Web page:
Category Archives: Holidays

Foamed Saccharides with Protein Inclusions

Time for a Christmas tradition and science mashup. Try this “experiment” in your kitchen with your kids.

Foamed Saccharides with Protein Inclusions


In this experiment you will produce a solid mixture composed mainly of various monosaccharides, disaccharides and polypeptide compounds. Since a great deal of heating is necessary to bring about the desired chemical and physical processes, care must be taken to avoid extensive thermal degradation (pyrolysis) of the product. Also cleanliness is necessary, since the product will be subjected to analysis by mastication. During the analysis you are to make observations regarding the production of the neural transmitter acetyl choline in the synaptic junctions.


  • saucepan with a capacity of one or two liters
  • 62 grams of a saturated monosaccharide solution containing D-glucopyranose and D-fructofuranose (about 1/4 cup)
  • 75 grams of the disaccharide a-D-glucopyranosyl-b-D-fructofuranoside (about 1/2 cup)
  • 20 mL of hydroxic acid
  • 20 grams of partially hydrogenated vegetable fat esters (about 1.5 tablespoons)

  • thermal insulating material
  • 50 to 60 grams of arachin, conarchin, oleic-linoleic glyceride protein pellets (about 1/4 to 1/3 cup)
  • 4 grams of sodium bicarbonate (about 1 teaspoon)
  • 5 mL of either 4-hydroxy 3-methoxy benzaldehyde or 4-hydroxy 3-ethoxy benzaldehyde (about 1 teaspoon)
  • thermometer (capable of reaching a temperature of at least 150 degrees Celsius)
  • 1000 square centimeters of aluminum foil
  • a large insulated manual stirring device


  1. Mass out 62 grams of the saturated monosaccharide solution and place it into the saucepan along with 20 mL of hydroxic acid.
  2. Into a clean 250 mL beaker, mass out 75 grams of a-D-glucopyranosyl-b-D-fructofuranoside (sucrose) and transfer it to the monosaccharide solution in the saucepan.
  3. Heat the mixture slowly, stir constantly, and bring to a boil. Use as cool a flame as will maintain boiling. You must avoid thermal degradation of the saccharides.
  4. Mass out 10 grams of partially hydrogenated vegetable fat esters and add to the saccharide mixture in the saucepan. Continue to heat and stir using some kind of thermal insulating material to prevent overheating your epidermis.
  5. Mass out 50 grams of protein pellets and add to the saccharide mixture in the saucepan when the temperature of the mixture reaches 138 degrees Celsius (280 ¡F). Continue to stir and heat the mixture.
  6. Mass out 4 grams of sodium bicarbonate and obtain 2 mL of 4-hydroxy 3-methoxy benzaldehyde or its substitute. Lightly lubricate a square piece of aluminum foil which measures about 30 centimeters on a side with partially hydrogenated vegetable fat esters. Note: You are only getting these substances ready to add they are not to be added until step 8!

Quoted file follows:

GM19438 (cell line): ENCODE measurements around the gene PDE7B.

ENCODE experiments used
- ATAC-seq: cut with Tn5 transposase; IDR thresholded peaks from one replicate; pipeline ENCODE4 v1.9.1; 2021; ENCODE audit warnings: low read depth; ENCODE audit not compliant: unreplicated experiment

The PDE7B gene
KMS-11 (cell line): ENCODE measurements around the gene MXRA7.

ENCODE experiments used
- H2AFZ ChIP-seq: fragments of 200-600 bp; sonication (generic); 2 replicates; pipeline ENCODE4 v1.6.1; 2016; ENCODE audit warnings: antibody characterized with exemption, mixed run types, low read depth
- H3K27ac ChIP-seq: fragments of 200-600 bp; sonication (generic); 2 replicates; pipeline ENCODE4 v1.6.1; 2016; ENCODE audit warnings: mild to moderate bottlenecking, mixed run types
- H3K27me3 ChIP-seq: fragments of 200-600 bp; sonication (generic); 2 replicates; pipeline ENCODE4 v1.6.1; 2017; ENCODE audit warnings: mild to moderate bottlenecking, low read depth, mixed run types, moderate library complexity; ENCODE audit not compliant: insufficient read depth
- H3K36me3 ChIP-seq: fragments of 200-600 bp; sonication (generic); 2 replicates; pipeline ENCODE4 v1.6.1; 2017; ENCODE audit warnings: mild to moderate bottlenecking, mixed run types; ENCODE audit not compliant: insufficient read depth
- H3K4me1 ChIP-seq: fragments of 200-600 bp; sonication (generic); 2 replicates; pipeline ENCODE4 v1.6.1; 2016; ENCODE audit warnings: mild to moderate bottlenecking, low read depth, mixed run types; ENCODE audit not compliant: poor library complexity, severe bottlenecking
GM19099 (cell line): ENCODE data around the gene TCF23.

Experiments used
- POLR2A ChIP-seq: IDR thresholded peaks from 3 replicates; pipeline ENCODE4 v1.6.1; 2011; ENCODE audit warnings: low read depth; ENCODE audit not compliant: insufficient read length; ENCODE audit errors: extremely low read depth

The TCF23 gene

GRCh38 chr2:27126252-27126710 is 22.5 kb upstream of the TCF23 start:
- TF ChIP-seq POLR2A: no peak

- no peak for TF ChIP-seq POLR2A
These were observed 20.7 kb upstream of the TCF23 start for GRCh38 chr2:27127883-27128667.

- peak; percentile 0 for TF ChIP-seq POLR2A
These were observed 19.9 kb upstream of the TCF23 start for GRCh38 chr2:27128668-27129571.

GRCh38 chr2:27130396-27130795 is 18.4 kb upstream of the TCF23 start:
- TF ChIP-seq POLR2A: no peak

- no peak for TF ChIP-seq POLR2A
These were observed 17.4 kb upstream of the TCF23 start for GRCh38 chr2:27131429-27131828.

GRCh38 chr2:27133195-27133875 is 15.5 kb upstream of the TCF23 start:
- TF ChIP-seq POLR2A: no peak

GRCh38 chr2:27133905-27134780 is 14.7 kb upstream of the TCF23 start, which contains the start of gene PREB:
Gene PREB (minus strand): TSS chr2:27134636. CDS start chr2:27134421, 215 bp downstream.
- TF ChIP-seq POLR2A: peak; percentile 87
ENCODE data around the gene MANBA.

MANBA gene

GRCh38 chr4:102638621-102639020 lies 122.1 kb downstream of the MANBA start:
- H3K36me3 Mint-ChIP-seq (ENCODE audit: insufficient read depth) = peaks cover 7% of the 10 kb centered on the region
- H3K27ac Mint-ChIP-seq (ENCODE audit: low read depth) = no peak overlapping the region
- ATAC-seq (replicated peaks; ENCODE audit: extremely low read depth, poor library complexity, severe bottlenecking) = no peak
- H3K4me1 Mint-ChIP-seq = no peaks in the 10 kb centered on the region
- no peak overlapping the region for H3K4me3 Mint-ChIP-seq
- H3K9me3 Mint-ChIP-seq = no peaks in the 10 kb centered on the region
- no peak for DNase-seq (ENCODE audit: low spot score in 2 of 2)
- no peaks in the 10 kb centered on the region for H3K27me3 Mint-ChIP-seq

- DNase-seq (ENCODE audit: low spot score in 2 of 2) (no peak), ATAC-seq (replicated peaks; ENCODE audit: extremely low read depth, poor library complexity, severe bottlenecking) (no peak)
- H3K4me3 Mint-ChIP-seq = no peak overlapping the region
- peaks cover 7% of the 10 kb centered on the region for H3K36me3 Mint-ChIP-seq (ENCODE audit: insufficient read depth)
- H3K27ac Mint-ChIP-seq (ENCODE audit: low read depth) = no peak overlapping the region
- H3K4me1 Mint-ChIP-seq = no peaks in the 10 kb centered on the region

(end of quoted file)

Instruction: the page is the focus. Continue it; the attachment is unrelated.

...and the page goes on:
7. When the temperature of the solution reaches 154 ¡C remove the saucepan from the heat and place near the piece of aluminum foil. Also, remove the thermometer at this time and check to make sure that the mercury bulb is still attached to the base of the thermometer. If the bulb is not attached THROW THE PRODUCT AWAY.
  8. While one partner holds the sauce pan and is prepared to stir the mixture the other partner adds first the 4-hydroxy, 3-methoxy benzaldehyde and then adds the sodium bicarbonate. STIR VIGOROUSLY. When the mixture foams pour it on the aluminum foil and spread to a depth of O.5 cm.
  9. When cool break up the product and subject it to analysis by mastication.

This particular version of this common December experiment was found here.

Hubble Telescope Advent Calendar

I always feel a special connection to the Hubble telescope. And not just because I taught astronomy in an Earth science class. It is because I know one of the astronauts, Kathryn Thornton, who was a mission specialist EVA crew member aboard the Space Shuttle Endeavour on the STS-61 Hubble Space Telescope (HST) servicing and repair mission 1993 (this was the third of her four shuttle missions). Her stories about space travel made me yearn to be an astronaut. Alas, it was not to be (yet!).

James McGrath via Phil Plait first pointed out the Hubble Space Telescope Advent Calendar for 2009, which began today at The Big Picture. Below is today’s image (check the site every day for more amazing images). James has a nice montage of a few of last year’s photos here.